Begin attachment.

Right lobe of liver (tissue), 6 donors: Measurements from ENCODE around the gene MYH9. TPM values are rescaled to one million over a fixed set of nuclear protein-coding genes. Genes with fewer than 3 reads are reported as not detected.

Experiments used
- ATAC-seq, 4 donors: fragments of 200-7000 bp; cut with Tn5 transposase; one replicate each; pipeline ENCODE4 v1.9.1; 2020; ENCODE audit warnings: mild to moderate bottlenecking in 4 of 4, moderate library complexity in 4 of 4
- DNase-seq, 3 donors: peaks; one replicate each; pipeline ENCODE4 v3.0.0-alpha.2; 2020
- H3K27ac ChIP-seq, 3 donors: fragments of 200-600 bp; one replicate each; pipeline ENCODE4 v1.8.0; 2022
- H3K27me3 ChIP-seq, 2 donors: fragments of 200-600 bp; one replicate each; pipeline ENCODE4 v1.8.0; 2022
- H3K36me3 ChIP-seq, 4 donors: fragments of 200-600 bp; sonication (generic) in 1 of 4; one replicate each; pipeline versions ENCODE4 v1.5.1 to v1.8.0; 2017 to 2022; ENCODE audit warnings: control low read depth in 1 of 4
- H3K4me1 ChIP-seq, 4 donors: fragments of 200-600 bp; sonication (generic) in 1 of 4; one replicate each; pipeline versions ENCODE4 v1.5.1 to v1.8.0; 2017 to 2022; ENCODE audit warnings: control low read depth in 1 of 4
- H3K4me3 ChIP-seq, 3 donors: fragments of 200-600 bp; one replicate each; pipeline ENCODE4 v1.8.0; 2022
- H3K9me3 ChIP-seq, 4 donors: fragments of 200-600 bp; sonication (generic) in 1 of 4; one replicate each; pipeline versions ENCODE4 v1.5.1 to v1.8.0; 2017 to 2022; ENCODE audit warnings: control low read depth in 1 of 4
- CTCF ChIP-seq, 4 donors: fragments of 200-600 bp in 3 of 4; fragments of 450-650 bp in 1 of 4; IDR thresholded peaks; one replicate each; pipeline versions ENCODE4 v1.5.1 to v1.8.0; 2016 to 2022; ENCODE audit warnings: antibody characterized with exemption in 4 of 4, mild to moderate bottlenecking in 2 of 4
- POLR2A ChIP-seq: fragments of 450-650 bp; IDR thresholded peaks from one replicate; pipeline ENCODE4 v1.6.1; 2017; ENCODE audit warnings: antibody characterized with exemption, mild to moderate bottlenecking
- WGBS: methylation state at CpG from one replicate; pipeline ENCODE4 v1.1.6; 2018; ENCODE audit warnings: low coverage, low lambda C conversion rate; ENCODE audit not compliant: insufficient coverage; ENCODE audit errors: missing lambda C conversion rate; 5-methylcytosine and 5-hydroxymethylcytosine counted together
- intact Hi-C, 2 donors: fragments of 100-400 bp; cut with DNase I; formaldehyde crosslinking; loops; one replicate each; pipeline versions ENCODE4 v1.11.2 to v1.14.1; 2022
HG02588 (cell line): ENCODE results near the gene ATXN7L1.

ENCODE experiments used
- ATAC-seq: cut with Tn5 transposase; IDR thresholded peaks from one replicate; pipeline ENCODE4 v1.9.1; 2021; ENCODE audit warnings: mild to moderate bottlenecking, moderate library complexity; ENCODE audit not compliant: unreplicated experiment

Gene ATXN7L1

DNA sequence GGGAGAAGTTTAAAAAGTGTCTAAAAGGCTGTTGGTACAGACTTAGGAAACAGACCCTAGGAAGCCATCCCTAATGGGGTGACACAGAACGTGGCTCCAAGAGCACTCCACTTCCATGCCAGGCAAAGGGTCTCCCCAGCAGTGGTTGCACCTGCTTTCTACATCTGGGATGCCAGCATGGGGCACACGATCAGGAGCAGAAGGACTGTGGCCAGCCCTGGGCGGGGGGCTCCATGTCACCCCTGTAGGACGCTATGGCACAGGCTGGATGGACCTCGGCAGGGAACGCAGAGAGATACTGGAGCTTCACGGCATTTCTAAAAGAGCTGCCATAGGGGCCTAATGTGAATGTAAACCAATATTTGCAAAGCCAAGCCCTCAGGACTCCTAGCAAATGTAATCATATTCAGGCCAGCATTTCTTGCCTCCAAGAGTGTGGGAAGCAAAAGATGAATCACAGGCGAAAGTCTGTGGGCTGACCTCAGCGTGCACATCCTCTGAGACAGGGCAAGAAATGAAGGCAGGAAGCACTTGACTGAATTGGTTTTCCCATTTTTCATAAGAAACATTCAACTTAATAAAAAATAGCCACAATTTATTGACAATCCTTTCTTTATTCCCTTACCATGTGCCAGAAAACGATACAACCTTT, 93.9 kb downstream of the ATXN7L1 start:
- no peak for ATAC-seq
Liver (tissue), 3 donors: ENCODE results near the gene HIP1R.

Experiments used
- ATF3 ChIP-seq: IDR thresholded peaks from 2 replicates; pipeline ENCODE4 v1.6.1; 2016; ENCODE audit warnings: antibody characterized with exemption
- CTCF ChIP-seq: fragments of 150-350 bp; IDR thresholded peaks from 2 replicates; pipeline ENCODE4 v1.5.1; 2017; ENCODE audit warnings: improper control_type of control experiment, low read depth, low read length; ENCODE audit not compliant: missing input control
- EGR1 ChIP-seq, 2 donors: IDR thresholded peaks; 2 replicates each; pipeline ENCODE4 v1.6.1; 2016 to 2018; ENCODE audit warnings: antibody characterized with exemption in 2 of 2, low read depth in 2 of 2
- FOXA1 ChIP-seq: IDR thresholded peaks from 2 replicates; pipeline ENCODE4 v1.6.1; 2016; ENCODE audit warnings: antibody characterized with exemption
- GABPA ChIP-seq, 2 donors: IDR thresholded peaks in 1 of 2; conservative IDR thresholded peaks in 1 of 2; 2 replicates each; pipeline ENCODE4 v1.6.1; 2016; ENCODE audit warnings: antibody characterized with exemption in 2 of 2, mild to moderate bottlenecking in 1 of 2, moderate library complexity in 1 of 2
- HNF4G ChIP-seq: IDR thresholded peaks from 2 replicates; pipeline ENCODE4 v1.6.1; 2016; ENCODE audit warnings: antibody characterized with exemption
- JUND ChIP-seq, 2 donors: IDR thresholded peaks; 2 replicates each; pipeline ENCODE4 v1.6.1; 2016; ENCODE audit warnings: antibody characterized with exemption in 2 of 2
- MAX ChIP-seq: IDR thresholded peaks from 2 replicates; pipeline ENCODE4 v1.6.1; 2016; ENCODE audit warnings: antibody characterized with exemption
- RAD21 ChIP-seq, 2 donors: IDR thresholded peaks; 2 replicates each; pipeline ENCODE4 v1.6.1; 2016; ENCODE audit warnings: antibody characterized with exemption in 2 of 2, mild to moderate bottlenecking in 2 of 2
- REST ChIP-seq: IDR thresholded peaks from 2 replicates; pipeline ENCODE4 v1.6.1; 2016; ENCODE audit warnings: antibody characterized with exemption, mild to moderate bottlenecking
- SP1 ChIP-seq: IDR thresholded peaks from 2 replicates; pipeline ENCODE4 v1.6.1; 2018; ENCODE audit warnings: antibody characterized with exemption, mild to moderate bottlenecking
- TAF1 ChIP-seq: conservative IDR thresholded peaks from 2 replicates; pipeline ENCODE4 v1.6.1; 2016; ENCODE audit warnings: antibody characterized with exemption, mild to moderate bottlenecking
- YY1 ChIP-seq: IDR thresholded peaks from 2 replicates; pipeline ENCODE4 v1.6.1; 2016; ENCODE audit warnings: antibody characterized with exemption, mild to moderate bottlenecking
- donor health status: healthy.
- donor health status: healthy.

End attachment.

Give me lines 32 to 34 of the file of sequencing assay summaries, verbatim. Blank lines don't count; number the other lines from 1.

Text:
- REST ChIP-seq: IDR thresholded peaks from 2 replicates; pipeline ENCODE4 v1.6.1; 2016; ENCODE audit warnings: antibody characterized with exemption, mild to moderate bottlenecking
- SP1 ChIP-seq: IDR thresholded peaks from 2 replicates; pipeline ENCODE4 v1.6.1; 2018; ENCODE audit warnings: antibody characterized with exemption, mild to moderate bottlenecking
- TAF1 ChIP-seq: conservative IDR thresholded peaks from 2 replicates; pipeline ENCODE4 v1.6.1; 2016; ENCODE audit warnings: antibody characterized with exemption, mild to moderate bottlenecking